Denver: We’re going to do Take Five with Martin Whittaker, the president and CEO of JUST Capital. Are you ready, Martin?
Martin: I’m ready.
Denver: What idea in philanthropy is ready for retirement?
Martin: Boy, that’s a hard one.
Denver: You can pass.
Martin: No, I don’t like to pass. We’ll come back to it.
Denver: What should we be worried about?
Martin: Division, anger, resentment.
Denver: What is one of your favorite documentaries or movies?
Martin: Well I love Star Wars. I love the whole series, I have to say. I like the Dark Side versus the Force. I like the tension, and I like that the good guys win.
Denver: What’s today’s most underreported story?
Martin: The health crisis in America.
Denver: What is something you believe that other people think is just insane?
Martin: That’s a complicated question. I’ll pass on that one.
Denver: Name some organization or person that you have a tremendous amount of respect and admiration for.
Martin: Paul Tudor Jones with Robin Hood Foundation.
Denver: What is the most important thing that makes for a health organizational culture?
Denver: What did you change your mind about in the last 10 years and why?
Martin: Denver, really. These are soul-searching questions.
Denver: They’re good questions.
Martin: What did I change my mind about? I’ve changed my mind about my priorities in life because I’ve gotten 10 years older. That’s what happens when you get older.
Denver: If you were a kitchen utensil, what would you be?
Martin: I want to be a knife.
Denver: What do you wish people were more open and honest about?
Martin: Their true motivations and feelings.
Denver: If you were to start your career all over again and do something completely different and away from this field, what would that be?
Martin: I would be a writer.
Denver: What is your super power?
Martin: I just get on with people.
Denver: If you could have one gigantic billboard anywhere with anything on it, what would it say?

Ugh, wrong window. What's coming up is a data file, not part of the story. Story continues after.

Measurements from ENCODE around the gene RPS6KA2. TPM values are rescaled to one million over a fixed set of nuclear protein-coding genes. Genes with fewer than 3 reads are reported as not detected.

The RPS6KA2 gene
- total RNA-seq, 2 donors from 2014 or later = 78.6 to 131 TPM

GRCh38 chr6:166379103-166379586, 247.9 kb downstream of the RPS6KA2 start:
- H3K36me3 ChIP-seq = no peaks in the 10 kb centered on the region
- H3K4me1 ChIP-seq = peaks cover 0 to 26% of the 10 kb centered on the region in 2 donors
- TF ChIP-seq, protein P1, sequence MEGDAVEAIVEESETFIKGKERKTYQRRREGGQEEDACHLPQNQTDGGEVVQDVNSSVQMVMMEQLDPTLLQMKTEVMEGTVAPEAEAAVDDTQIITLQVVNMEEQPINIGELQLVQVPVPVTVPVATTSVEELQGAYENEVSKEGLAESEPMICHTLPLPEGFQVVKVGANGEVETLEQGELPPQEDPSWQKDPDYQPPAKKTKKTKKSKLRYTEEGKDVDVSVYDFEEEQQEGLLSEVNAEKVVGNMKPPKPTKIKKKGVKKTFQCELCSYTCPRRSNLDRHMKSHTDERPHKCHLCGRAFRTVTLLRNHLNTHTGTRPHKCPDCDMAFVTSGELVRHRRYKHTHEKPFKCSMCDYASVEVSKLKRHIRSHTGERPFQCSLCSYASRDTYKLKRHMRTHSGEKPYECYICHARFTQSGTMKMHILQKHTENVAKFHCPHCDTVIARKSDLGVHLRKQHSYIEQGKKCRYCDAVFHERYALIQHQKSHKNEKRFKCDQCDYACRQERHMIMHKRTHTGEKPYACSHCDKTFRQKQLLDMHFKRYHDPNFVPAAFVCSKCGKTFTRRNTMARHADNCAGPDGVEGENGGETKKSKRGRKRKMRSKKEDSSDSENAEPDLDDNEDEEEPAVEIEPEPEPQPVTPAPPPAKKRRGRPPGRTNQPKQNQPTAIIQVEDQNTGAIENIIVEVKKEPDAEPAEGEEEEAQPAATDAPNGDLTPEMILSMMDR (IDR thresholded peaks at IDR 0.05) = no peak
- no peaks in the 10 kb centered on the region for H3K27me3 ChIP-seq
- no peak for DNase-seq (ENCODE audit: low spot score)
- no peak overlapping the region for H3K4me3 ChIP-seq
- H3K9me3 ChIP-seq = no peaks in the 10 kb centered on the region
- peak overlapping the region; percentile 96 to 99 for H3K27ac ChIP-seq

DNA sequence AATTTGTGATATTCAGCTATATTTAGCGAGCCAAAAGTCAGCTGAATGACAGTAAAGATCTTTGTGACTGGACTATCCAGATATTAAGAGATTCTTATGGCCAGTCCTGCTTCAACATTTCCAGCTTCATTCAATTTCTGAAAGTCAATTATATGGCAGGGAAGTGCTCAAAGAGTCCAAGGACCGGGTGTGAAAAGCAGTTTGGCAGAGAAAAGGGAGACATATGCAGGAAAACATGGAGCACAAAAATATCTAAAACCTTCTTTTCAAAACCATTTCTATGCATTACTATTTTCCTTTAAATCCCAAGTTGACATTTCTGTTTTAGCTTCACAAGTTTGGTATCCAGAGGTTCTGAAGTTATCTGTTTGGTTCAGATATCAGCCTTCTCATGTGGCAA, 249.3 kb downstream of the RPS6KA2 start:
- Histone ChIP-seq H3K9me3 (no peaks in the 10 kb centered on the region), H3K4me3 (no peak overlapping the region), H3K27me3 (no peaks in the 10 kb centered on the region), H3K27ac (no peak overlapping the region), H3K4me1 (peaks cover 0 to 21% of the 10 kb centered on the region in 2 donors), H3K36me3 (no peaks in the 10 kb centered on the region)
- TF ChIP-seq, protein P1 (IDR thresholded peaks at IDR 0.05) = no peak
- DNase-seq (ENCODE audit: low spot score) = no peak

Martin: Be nice. Do good.
Denver: What is something whether this is related to your work or not, that you are exceptionally excited about right now.
Martin: I’m very excited about the direction that Manchester United is going in in English soccer.
Denver: What are you currently reading?
Martin: The Ian Rankin detective series about Inspector Rebus in Edinburgh.
Denver: What is the one book you would give as a gift?
Martin: Great Expectations.
Denver: What topic would you speak about if you were asked to give a TED Talk on something outside of your main area of expertise?
Martin: How to survive as a parent when one of your children having leukemia.
Denver: What is something about you that very few other people know?
Martin: I have a black belt 2nd dan in taekwondo.
Denver: Given the choice of anyone famous in the world dead or alive that you could invite over for dinner, who would you invite?
Martin: That is really hard. There are so many people. I’d probably invite William Shakespeare.
Denver: What advice would you give to your 20-year-old self?
Martin: Do things faster.
Denver: Finally, do you have a quote you live your life by or think of often?
Martin: I do, it’s a quote by Teddy Roosevelt. It says, “It’s not the critic who counts…” That’s how it begins. It’s a long quote. But that’s the one that I try to live my life by.
Denver: And we’ll just go back to this, what idea in philanthropy is ready for retirement?
Martin: That giving out more money faster is the best way to do things. It’s about outcomes, not inputs.